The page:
Trash littering the field, boxes of supplies rotted open and left for the taking: this is often the state of the Brewer Park baseball diamond, a city-run field popular among little leagues in Ottawa.

The baseball community says no new diamonds have been built in recent years, while the existing ones haven’t received much-needed upgrades. Local baseball groups are hoping to get the attention of candidates in the Oct. 24 municipal election — followed by action to improve conditions.

With more than 10 amateur baseball organizations in Ottawa, thousands play on these fields. But with poor quality facilities, they say the game has become less enjoyable and safe.

“The existing infrastructure is leading to sub-par playing surfaces for kids, not-for-profits increasingly having to allocate signifiant resources to maintain deteriorating fields, and Ottawa losing out on coveted sports tourism dollars,” Chris Becker said in a statement to candidates on behalf of the Ottawa Baseball Infrastructure Improvement Group (OBIIG). It represents nine leagues and teams such as the Carleton Ravens and the Ottawa-Nepean Canadians.

Ottawa’s fields, he wrote, are “in desperate need of immediate repair.”

OBIIG has made three specific requests to candidates:

  1. Allow increased community use of RCGT Park, a stadium currently only available for the Ottawa Titans and university level games;
  2. Make an immediate, one-time cash infusion into improvements of existing diamonds with new fields, reimagined dugouts, and proper fencing;
  3. Develop a co-ordinated, city-wide strategy to improve baseball facilities long-term, which may include building new facilities and diamonds.

The group says teams from places such as Toronto have refused to play in Ottawa because of the conditions of the fields. Players on Ottawa teams wish they had the ability to play elsewhere too, says Colby Schroeder, who plays infield for the Carleton Ravens baseball team.

Before he started playing for the Ravens, who do have access to RCGT Park, Schroeder often found himself playing “with hazards and sub-par field conditions, which always make the game worse.” Schroeder played little league in Ottawa, and said he has been on these fields his whole life.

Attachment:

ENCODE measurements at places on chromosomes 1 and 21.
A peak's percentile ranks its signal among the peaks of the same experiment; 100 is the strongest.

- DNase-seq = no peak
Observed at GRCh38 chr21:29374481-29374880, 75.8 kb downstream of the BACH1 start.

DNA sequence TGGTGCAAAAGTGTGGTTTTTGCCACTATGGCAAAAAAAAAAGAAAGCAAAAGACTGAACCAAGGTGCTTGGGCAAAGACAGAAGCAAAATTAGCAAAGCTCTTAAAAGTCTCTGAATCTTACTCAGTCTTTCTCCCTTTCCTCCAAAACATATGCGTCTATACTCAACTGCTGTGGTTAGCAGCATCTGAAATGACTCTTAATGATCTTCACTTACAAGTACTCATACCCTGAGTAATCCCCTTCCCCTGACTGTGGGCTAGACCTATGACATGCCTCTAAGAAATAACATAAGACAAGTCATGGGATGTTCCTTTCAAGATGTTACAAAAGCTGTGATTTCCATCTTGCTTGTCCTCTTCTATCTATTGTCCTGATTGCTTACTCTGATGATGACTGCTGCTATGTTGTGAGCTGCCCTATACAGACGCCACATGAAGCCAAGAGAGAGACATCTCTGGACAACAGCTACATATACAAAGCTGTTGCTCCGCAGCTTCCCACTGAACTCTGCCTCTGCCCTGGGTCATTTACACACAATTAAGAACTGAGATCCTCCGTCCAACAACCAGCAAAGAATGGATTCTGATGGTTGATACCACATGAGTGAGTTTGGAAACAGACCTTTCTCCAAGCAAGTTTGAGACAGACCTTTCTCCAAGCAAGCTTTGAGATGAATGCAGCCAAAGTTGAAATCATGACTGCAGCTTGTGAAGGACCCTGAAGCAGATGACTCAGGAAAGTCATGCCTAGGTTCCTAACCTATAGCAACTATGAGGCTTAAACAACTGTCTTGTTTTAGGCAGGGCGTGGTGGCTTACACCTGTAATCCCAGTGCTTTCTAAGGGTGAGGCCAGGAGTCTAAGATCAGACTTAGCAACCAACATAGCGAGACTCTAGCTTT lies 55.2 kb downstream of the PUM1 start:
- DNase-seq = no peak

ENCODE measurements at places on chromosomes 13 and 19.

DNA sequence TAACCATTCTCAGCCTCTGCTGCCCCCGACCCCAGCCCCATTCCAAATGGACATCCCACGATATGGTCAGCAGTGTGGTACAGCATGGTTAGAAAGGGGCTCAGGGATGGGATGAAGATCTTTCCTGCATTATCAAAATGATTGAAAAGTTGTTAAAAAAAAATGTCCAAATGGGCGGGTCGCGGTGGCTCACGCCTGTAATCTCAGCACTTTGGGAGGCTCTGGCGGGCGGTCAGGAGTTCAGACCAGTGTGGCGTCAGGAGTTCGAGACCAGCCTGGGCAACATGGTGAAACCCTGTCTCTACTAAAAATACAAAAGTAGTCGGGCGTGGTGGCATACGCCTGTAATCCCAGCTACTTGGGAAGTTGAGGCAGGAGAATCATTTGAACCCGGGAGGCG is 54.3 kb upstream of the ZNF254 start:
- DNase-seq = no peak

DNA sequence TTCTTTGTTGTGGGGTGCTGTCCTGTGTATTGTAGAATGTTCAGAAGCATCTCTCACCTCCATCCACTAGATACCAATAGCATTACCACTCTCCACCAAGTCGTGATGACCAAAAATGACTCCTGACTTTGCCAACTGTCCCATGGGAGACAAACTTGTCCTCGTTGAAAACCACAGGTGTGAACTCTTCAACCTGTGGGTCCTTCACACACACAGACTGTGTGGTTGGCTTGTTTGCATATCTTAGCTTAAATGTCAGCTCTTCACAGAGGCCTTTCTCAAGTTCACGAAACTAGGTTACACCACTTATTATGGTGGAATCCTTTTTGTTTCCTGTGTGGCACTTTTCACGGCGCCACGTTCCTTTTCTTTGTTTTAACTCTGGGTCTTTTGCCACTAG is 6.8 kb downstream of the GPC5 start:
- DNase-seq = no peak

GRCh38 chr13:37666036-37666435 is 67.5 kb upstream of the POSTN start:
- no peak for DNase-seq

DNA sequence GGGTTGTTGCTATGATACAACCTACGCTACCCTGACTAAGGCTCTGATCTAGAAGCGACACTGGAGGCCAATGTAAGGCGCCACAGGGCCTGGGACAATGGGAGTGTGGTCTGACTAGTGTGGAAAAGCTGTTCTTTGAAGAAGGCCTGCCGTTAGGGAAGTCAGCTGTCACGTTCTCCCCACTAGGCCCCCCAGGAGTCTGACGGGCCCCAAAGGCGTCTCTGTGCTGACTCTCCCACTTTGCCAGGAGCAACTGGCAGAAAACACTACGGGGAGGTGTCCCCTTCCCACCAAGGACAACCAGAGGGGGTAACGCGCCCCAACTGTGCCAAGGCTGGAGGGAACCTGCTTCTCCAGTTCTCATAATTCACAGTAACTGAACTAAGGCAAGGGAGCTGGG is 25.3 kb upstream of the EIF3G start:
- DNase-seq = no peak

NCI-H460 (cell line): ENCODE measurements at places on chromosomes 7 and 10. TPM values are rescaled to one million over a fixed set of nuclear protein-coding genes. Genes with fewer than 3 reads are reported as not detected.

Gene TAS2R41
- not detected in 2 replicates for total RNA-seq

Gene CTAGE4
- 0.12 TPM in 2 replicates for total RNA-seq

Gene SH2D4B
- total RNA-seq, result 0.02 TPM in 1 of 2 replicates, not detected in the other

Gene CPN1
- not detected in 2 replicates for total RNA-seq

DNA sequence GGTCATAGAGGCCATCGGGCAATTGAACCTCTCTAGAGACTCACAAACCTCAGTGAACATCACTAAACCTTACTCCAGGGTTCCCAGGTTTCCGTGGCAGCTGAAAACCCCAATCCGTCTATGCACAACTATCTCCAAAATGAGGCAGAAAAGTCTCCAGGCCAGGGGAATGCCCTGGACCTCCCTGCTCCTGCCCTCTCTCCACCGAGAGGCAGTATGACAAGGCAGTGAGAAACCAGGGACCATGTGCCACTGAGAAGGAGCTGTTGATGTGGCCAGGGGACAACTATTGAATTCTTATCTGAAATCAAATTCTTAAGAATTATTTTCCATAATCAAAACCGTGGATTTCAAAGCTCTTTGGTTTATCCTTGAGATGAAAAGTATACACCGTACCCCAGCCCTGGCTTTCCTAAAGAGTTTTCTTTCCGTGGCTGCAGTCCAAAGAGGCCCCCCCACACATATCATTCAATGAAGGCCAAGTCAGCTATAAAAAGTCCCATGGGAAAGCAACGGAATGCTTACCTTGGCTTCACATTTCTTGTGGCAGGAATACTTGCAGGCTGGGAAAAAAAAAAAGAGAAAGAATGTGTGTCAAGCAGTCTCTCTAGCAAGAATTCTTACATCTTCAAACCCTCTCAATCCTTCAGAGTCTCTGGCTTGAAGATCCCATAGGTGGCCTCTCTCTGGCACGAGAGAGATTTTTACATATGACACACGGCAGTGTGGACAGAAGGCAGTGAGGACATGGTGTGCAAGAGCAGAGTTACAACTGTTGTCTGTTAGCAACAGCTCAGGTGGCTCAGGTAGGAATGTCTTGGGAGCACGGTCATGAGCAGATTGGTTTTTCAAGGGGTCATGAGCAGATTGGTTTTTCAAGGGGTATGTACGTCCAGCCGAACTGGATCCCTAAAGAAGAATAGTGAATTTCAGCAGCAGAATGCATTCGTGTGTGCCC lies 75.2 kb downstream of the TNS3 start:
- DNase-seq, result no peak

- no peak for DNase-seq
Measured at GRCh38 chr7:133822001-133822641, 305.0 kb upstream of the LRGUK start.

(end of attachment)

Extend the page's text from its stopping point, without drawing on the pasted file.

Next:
Growing up in the Ottawa Valley, he played for the Carleton Russell Aces as a child, before later playing for the triple-A Ottawa Nepean Canadians. “It’s nothing like the GTA,” says Schroeder, pointing to what he says is the vast difference between the quality of facilities in Ottawa compared with Toronto. He says even RCGT Park does not compare to the fields elsewhere in Ontario.

Capital Current emailed questions about the baseball diamonds to all the mayoral candidates. Only a few responded.

Catherine McKenney had no comment as of Sept. 30; candidates Ade Olumide and Bernard Couchman both said they strongly supported improvements. Mike Maguire said he is not in support of any cash infusion nor is he in favour of any strategy outside of existing recreation plans. “I see empty diamonds in many places,” says Maguire, “I’m just not hearing a demand for baseball.”

Peggy Pratt, president of South Ottawa Little League, said the reverse is true. According to Pratt, many local leagues, including her own, reported record registration numbers this year. Numbers had been on the decline because of COVID-19 in the past two years, but things are looking up for the community, Pratt says.

There is also a large influx of girls wanting to play baseball in Ottawa, with leagues like South Ottawa creating an all-girls league. The high numbers of registrants is just another reason in support of building new facilities, as “there are not enough diamonds to meet the demand,” says Pratt.

A map of the existing baseball facilities and diamonds in Ottawa (Ethan Sherwood, data from the City of Ottawa)